Over the years you read of people who have been arrested for crimes that they have reportedly committed. The “police blotter”, as it was called in yesteryear, suddenly gives you a run down on the crimes that were supposedly committed. Time slips by while the individual remains incarcerated. Finally, it makes its way to the court and a “plea bargain” is negotiated, where the prosecutor and the attorney conclude that a “minimum” sentence is negotiated. The judge feels that this has been brought to an “agreeable” conclusion and pronounces a sentence. Case closed… or so it seems.
No matter the sentence, it affects the entire family from multiplied directions. We become aware that somehow this is not a just conclusion, but should the entire family be punished for the act or acts of one person? While we might find agreement that the individual should be punished, there has to be a way where the family does not bear undue punishment.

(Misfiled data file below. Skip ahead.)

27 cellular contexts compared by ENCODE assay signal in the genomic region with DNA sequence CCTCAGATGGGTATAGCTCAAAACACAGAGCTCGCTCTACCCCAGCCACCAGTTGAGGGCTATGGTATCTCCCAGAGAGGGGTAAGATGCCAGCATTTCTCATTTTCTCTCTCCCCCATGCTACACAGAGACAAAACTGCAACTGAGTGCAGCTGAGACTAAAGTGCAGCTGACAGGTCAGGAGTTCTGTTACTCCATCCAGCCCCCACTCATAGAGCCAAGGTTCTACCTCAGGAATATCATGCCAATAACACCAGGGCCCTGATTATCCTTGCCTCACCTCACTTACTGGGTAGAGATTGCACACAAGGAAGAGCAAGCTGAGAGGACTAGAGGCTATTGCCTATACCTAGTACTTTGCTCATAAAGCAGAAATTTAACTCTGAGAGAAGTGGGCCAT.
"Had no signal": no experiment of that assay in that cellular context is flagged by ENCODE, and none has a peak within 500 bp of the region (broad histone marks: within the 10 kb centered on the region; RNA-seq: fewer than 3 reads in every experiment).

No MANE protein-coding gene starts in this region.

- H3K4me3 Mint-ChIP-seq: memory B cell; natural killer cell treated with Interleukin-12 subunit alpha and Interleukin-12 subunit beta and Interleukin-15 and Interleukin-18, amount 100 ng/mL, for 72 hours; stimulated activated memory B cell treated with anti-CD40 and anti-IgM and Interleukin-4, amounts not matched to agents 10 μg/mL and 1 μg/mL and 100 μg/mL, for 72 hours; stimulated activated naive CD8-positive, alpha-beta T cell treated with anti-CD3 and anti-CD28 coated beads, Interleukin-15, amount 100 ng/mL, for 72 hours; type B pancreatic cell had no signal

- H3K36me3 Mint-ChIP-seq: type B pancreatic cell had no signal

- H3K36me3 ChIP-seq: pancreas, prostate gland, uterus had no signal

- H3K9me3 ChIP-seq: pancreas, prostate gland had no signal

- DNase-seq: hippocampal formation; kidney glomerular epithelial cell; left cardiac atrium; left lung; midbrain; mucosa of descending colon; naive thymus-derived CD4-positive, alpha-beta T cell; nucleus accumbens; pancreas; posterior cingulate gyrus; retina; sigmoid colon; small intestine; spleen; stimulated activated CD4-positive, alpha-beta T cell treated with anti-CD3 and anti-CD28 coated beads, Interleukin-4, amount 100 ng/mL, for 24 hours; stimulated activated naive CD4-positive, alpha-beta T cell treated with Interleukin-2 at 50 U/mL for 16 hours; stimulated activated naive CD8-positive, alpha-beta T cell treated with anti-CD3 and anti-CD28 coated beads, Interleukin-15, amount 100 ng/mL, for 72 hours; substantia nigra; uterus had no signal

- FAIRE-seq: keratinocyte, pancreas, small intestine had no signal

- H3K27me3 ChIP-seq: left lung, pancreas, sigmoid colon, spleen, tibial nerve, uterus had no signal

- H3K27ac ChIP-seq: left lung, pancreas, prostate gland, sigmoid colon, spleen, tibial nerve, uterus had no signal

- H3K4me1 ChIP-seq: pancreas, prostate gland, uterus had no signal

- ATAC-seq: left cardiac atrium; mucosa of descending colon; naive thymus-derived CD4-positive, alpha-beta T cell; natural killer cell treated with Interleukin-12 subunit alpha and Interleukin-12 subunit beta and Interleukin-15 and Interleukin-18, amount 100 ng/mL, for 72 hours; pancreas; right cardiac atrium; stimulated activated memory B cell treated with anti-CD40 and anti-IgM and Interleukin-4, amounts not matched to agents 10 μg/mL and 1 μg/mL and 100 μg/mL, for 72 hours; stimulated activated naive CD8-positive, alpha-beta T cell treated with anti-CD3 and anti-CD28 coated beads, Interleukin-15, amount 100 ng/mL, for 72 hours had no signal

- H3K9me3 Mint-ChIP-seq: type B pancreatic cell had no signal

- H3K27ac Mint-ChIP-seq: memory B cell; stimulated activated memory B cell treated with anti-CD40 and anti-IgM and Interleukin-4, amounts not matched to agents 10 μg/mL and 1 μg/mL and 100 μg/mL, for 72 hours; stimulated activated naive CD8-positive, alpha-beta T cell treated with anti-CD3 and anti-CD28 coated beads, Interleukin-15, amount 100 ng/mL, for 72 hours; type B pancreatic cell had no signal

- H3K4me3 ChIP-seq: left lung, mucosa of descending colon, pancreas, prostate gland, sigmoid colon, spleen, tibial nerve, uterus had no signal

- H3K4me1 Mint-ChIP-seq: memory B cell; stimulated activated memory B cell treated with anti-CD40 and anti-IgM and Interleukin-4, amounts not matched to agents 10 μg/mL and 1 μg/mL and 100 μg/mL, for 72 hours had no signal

In noticing the advertisements of attorney’s of recent, the obvious is that they are specialists in certain areas. Proficiency is the name of the “game”. Some years ago I was speaking with an attorney and he commented: “I started out as a criminal lawyer. “My first case involved a man whom I knew to be guilty, and yet I was able to deliver him from a conviction. I decided there and then that I would not continue in that ‘arena’.”
Romans 1 and 2 are great in presenting the fact that God, being a righteous judge, will adjudicate a case and do so righteously, because He is righteous! He also will utilize “kindness” as a tool in exercising his responsibility as a judge. And further in the chapter, we read of another aspect of His character: “no partiality”. (Verses 4 and 11)
The apostle says that “they show the work of the Law written in their hearts, the conscience bearing witness and their thoughts alternately accusing or else defending them, on the day when, according to my gospel, God will judge the secrets of men through Christ Jesus.” (vs. 15-16) In reading this portion of God’s Word, we recognize some of the principals that should apply in dealing with un-principled people.